In sailing, the goal is to have a fast moving, agile ship. Anything that gets in the way of that is thrown overboard. To make sure that ships are moving at their peak ability, owners make sure to scrape barnacles off the sides of the ship. These creatures accumulate on the bottom of the hull and, while each one is small, their collective weight can prove disastrous if the goal is to achieve peak fuel efficiency or speed. That’s why sailors ruthlessly remove anything that gets in the way of that.
The same should be true of your real estate team. You aren’t trying to circumnavigate the world, but you do have a goal: close deals.
Everything that contributes to that high level goal is good and everything that detracts from it is bad. It’s that simple, but many teams get distracted with other concerns as they build their businesses.
These distractions aren’t the end of the world, but you should take care to periodically streamline your sales process and make sure that there are no barnacles getting in the way.
The more complicated your sales process becomes, the more likely it is that steps will get skipped. Imagine that you’ve developed your sales process to the point where information gets passed around to ten different people, there are seven tools involved, and multiple people are responsible for different parts. It’s true that this type of setup can result in closed deals, but the more likely outcome is that people will forget steps, things will get dropped, and leads that could have become closed deals become cold leads.
On the flip side, when you streamline your process to focus on the essential steps, it’s highly unlikely that any single step will be skipped or forgotten. In fact, by cutting things out and keeping your sales process to under ten steps, you’ll be able to more accurately figure out what’s important and what’s not. For example, if you only have six steps you’ll be able to figure out which functions on your team need additional help and what new hires to focus on.
When imagining a perfect world, many of our minds drift to statements like, “Everyone on my sales team loves the processes I’ve set up and think that they’re perfect.” As dreamy as that sounds, it’s unlikely to be true. While your team probably approves of your process and probably follows the main points, there are invariably people that skip some steps. Instead of punishing them for disobeying your process, it’s worth examining whether or not they’re right.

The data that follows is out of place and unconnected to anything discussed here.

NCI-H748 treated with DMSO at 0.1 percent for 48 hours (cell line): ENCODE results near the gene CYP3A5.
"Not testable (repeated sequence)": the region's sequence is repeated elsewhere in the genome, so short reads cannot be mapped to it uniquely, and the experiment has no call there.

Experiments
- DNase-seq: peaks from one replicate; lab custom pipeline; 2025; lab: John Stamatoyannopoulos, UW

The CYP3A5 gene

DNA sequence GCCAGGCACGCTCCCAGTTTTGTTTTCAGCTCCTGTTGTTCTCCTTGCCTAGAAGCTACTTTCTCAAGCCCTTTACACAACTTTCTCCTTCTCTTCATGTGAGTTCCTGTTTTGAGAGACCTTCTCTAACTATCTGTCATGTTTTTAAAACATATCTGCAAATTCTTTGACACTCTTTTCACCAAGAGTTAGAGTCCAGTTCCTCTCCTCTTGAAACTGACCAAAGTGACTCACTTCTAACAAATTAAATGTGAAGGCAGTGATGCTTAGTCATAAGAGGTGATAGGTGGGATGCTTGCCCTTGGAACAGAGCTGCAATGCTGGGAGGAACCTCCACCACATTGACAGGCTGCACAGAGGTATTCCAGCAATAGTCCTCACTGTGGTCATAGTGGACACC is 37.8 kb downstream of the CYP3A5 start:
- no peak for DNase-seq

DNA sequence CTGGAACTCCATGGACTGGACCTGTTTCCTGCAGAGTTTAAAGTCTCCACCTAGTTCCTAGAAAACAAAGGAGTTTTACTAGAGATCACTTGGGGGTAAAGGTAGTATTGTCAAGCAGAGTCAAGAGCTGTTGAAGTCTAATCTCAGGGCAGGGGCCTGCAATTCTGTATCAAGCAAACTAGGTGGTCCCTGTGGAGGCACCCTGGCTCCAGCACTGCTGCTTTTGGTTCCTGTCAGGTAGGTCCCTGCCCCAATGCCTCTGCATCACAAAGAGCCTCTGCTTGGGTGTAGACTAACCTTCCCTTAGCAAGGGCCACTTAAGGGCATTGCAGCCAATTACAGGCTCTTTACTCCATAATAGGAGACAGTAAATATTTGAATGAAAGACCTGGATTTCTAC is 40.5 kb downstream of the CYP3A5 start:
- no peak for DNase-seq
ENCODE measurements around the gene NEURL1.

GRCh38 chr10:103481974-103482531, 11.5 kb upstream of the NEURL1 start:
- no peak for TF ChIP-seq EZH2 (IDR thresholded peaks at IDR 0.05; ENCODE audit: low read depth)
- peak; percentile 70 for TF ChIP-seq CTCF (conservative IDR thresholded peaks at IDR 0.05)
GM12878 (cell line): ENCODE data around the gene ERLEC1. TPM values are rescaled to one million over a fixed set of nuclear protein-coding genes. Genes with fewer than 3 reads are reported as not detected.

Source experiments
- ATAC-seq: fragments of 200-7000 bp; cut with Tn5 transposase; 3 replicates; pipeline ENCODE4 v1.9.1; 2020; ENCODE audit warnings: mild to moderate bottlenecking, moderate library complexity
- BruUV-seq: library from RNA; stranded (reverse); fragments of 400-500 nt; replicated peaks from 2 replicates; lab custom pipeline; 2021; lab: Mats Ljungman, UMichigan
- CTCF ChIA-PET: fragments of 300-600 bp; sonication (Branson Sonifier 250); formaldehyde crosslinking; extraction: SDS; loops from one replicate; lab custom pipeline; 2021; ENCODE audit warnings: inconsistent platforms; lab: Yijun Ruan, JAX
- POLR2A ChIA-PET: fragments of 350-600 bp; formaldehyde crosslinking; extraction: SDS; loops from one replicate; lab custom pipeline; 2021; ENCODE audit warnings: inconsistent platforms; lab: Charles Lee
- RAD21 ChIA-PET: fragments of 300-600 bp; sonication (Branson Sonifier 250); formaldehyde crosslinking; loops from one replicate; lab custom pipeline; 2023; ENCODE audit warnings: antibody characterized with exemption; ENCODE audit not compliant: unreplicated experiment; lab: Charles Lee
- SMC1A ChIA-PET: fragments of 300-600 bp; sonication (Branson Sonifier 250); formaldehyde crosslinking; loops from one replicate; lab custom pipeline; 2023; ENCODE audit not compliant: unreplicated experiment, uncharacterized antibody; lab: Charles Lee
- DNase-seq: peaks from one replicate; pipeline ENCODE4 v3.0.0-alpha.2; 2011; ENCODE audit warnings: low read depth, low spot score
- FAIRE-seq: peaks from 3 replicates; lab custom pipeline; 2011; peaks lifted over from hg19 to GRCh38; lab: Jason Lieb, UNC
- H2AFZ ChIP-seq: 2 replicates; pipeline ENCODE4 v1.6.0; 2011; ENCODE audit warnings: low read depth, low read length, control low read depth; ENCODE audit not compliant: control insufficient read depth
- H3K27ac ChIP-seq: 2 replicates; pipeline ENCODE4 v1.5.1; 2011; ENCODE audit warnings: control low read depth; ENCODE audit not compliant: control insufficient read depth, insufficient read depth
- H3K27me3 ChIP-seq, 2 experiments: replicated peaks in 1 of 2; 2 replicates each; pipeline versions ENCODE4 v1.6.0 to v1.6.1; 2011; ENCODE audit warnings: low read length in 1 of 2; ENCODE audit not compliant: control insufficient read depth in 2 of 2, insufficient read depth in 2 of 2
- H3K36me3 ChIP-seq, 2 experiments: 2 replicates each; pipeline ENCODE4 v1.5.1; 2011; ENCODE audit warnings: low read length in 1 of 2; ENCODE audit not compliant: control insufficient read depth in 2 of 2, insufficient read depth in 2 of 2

People don’t just wake up in the morning with the intention of skirting the rules and processes you’ve set up. Instead, after careful consideration, they start to take shortcuts that save them time and make everyone more money. When this happens, it’s a good sign that your process needs streamlining. If there are entire steps that can be avoided with no ill results, then it’s worth questioning why those steps are in there in the first place. When skipping those steps results in even faster closed deals, it’s pretty clear that the steps need to be removed or radically altered.
Every company has projects that don’t need to be running. They may show up as zany ideas that could change the direction of your company, but deep down many team leaders know that they aren’t going to move the needle much (if at all). While experimenting should be encouraged, a good experiment has an end date when there’s an explicit decision made to either incorporate the experiment permanently or set it out to pasture. When you’re streamlining, the latter is almost always the right answer.
A great example of this is when real estate teams test out new marketing and advertising campaigns. These are great to invest in and have the potential to positively influence your position in the local market, but there’s a caveat. When you’re trying out a new marketing campaign, your team can get caught up in tracking it and making sure that if it’s succeeding or failing, the result is quantified. This is a great practice to get into, but if it’s been months and the campaign has stalled, tracking these moments can slow down your team. By setting an expiration date for vanity projects, your team will be able to turn their attention to the things that matter.
When building out your process, there’s a natural tendency to over-include details. This happens when you develop personal preferences for how to get work done and then assume that these optional choices are the most effective way to get things done for everyone. It’s a dangerous assumption to make, and it can result in processes that are tailored for you, not for your team.
To avoid this, cut out the scrap. For example, if you’re the type of person that likes to respond or archive emails within minutes of receiving them, that’s great. However, other people on your team may like to process their emails in batches every 20 minutes. When your process specifically calls for immediate responses to non-urgent conversations, it can result in team members unnaturally changing how they work to fit a process that doesn’t move the needle.
Streamlining your process isn’t a one-time thing. While you’ll definitely see progress by following the steps above, your process building doesn’t end here. Your business will develop, your team will evolve, and you’ll swap out one tool or technique for another. Every one of these changes has the potential to add barnacles to the hull of your process, so to speak, and you’ll need to periodically go in and scrape them off. It may be time consuming, but it’s worth it.